DragonFly BSD
DragonFly users List (threaded) for 2005-03
[Date Prev][Date Next]  [Thread Prev][Thread Next]  [Date Index][Thread Index]

Re: Differences between AMD and Intel CPUs [was: Re: Dragonfly and Hyperthreading....]

From: EM1897@xxxxxxx
Date: Wed, 09 Mar 2005 18:00:53 -0500

In a message dated 3/9/2005 3:11:55 PM Eastern Standard Time, Matthew Dillon <dillon@xxxxxxxxxxxxxxxxxxxx> writes:

>    Well, all I can say EM (not knowing what you real name is since you
>    haven't bothered to tell anyone) that I think you need to go back and
>    actually do some research on equivalent systems, because nobody else
>    is seeing the price differentials you are.  Perhaps the problem is that
>    you seem to have a requirement for PCI-X, which is a very new standard,
>    which is severely limiting your choices.

You usually are up on things,Matt, but you seem to be a few
years behind lately, so maybe you need to come up for
air? Not knowing about the Pentium-M was surprising, 
but now you seem stuck in 2001. I expect that from the
Europeons, but I'm surprised at you. You seem to 
have made a major life's commitment to making a 
faster O/S; do you really propose running these
multicore speed demons with a 1Ghz  bus? What (the
hell) do I need a 3+ Ghz processor for if I'm running
on a bus thats 8X slower? What's the point of Hyper
tunneling if you have such a slow conduit to the outside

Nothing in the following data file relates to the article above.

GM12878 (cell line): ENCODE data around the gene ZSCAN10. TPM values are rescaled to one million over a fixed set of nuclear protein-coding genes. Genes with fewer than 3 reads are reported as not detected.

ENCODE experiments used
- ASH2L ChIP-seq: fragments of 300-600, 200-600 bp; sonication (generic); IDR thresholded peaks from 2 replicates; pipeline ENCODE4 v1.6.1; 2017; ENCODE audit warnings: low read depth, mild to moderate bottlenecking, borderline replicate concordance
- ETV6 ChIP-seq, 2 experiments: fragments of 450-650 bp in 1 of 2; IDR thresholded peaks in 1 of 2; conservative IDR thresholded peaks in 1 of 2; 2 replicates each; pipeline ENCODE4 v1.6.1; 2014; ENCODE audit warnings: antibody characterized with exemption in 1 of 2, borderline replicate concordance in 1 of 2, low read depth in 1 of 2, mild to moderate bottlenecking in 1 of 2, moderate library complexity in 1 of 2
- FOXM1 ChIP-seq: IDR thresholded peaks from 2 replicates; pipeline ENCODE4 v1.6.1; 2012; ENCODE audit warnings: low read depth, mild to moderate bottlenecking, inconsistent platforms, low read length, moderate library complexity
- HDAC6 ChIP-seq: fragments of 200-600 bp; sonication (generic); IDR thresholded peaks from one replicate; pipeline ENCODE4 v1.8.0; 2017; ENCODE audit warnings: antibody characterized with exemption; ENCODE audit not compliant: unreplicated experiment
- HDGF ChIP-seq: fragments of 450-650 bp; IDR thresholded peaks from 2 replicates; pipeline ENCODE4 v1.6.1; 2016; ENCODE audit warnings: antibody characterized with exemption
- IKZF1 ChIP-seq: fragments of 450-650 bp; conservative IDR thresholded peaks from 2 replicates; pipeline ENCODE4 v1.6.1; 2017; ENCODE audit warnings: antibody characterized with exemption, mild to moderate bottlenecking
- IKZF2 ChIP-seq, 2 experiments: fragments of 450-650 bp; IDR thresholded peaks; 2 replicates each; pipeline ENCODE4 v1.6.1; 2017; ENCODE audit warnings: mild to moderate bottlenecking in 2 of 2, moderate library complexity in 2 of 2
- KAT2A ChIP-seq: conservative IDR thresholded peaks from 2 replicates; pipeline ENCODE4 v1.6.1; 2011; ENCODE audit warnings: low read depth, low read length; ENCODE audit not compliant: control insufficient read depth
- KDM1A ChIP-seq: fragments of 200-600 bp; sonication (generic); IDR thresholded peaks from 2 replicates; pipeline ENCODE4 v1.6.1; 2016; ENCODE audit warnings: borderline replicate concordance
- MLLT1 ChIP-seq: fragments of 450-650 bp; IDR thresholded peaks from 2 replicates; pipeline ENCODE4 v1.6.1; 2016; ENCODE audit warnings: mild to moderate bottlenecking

world? Where cares how fast the processor is if you can't
pass any data? And PCI-X is not any "newer" than the 
Opteron or any of the other processors we've mentioned 
here, so what exactly are you talking about when you
say its "new"? 

A 1Ghz PIII with a PCI-X bus will outperform a 3.2Ghz
P4 with a regular PCI bus for a network application, 
so yes, it is a basic criteria in any performance
oriented formula. Maybe you use your system to render
3D images, but I use mine for networking.

>    Your comments on the Xeon systems are also incorrect... you have to
>    realize that Xeons are a good fit for the economics that many commercial
>    installations deal with.   Xeon's are very good at handling a certain
>    class of problems, primarily large parallel database applications, and
>    because the commercial software in these markets is a *LOT* more
>    expensive then the actual machine hardware, and usually taylored to
>    have the best price point when running on big honking boxes, companies
>    tend to buy big honking Xeon systems for that sort of thing.

We're not talking about "big honking parallel database
applications", so I don't see your point. I don't think
anyone said that Xeons had no value. I only said that
if you are building a box, there is no point in
considering a Xeon because they cost more for no benefit.
With new P4 chipsets and the lack of a decent MP O/S 
there is no distinction between P4s and Xeons performance
wise. Xeons used to have larger caches and only Xeon 
chipsets had PCI-X busses, but thats no longer 
the case. So from a price/performance perspective for
the vast marjority of applications, Intel
wins by a large margin, which was my original point.

It seems that all anyone here cares about is how fast
you can do a 'make buildworld'. It makes one wonder if
there is any point to the project at all.

[Date Prev][Date Next]  [Thread Prev][Thread Next]  [Date Index][Thread Index]